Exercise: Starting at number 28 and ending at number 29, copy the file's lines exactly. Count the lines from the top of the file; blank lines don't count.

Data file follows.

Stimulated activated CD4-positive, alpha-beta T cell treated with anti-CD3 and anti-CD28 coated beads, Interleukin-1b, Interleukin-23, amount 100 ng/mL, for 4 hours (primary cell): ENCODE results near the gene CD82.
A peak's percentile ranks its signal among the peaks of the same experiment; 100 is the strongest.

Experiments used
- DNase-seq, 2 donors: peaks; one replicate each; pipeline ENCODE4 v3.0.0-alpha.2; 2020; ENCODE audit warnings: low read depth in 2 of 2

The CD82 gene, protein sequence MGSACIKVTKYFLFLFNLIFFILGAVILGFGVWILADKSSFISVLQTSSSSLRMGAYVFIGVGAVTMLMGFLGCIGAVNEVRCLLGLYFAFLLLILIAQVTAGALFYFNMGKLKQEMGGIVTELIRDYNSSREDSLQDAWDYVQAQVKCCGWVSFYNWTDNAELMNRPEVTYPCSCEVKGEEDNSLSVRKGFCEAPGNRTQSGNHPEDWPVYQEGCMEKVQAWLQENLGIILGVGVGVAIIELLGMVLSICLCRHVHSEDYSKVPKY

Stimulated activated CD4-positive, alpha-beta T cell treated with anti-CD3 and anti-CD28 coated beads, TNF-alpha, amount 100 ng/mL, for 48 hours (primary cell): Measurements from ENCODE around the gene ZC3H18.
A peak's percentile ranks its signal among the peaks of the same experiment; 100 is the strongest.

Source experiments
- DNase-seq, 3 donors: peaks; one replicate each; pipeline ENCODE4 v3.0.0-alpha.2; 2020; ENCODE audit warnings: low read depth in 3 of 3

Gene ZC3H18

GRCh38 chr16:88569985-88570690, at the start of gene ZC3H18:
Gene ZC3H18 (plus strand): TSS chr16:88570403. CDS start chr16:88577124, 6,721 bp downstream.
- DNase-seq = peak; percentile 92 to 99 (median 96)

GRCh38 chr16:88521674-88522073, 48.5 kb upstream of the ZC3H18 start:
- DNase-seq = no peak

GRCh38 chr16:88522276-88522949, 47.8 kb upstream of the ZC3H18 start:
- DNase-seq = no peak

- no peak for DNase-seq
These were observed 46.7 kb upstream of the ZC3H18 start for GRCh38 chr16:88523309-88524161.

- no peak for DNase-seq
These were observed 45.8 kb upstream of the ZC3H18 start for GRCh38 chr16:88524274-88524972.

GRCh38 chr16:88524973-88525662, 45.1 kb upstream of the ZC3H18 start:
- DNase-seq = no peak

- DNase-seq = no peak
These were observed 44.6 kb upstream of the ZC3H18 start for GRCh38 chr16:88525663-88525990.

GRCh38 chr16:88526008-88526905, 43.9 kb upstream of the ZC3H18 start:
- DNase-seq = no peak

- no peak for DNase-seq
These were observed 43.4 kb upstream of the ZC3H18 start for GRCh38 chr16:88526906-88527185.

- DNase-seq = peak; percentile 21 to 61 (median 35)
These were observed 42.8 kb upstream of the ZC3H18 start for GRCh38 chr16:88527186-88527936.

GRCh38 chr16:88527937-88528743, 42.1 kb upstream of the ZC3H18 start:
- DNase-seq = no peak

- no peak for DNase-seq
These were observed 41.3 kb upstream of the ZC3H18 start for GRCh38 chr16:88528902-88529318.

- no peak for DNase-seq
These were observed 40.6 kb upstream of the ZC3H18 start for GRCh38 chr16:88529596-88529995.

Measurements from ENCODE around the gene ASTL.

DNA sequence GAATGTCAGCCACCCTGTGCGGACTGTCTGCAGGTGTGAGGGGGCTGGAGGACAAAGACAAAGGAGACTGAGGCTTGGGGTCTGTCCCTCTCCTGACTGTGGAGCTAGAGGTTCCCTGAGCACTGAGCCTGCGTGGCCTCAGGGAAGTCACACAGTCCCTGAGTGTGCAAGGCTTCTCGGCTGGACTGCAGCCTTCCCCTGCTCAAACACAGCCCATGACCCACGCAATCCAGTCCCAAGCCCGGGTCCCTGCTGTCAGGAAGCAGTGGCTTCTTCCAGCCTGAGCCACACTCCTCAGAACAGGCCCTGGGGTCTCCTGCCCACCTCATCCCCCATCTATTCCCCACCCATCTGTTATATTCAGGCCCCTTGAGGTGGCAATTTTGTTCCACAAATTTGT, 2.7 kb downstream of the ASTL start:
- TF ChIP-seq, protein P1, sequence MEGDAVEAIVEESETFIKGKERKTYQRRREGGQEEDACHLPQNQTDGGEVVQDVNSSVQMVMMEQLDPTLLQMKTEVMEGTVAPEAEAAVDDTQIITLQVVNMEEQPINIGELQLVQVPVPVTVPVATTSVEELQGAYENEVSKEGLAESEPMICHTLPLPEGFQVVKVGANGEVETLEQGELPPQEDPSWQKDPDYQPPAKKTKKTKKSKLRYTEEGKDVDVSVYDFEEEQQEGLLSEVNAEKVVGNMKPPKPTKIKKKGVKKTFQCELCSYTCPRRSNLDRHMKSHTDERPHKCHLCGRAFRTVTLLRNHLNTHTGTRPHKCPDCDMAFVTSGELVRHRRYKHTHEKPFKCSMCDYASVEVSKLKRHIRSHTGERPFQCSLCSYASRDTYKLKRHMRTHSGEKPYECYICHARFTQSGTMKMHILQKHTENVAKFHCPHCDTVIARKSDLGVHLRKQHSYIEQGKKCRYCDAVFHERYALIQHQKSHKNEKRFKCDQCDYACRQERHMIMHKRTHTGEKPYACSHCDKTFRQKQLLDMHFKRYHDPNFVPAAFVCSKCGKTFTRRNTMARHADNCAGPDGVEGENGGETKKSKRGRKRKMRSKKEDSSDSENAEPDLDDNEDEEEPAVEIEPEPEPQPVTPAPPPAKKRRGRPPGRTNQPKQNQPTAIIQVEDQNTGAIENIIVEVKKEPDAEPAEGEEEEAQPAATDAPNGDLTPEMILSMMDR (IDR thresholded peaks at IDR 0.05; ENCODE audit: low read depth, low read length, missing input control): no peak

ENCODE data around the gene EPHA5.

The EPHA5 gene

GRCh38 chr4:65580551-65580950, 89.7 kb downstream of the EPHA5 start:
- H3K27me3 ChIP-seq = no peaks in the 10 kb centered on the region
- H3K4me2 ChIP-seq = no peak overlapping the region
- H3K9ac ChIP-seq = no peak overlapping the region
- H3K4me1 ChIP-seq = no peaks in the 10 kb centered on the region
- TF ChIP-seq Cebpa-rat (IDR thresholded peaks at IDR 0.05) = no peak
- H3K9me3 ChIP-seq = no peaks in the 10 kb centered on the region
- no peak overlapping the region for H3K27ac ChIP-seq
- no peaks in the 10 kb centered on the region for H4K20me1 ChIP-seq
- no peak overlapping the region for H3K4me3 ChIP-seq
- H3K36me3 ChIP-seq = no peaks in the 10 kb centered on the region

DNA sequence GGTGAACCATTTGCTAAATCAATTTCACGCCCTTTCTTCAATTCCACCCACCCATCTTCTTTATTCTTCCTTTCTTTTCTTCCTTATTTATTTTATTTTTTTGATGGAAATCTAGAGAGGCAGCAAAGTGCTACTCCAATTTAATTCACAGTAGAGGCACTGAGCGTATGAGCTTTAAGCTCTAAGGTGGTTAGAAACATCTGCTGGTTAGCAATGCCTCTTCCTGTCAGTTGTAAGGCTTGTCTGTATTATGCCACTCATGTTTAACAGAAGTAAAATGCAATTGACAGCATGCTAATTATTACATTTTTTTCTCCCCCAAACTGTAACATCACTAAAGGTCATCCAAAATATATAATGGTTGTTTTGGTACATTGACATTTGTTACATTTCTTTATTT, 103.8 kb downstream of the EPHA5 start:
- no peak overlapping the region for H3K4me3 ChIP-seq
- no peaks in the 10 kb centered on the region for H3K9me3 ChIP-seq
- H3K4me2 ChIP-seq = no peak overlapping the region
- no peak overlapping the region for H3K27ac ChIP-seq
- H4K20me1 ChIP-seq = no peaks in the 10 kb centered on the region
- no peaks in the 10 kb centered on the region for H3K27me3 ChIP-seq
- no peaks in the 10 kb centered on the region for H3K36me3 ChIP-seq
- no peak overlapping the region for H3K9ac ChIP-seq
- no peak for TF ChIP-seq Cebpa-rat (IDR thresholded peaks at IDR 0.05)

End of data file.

- no peak for DNase-seq
These were observed 43.4 kb upstream of the ZC3H18 start for GRCh38 chr16:88526906-88527185.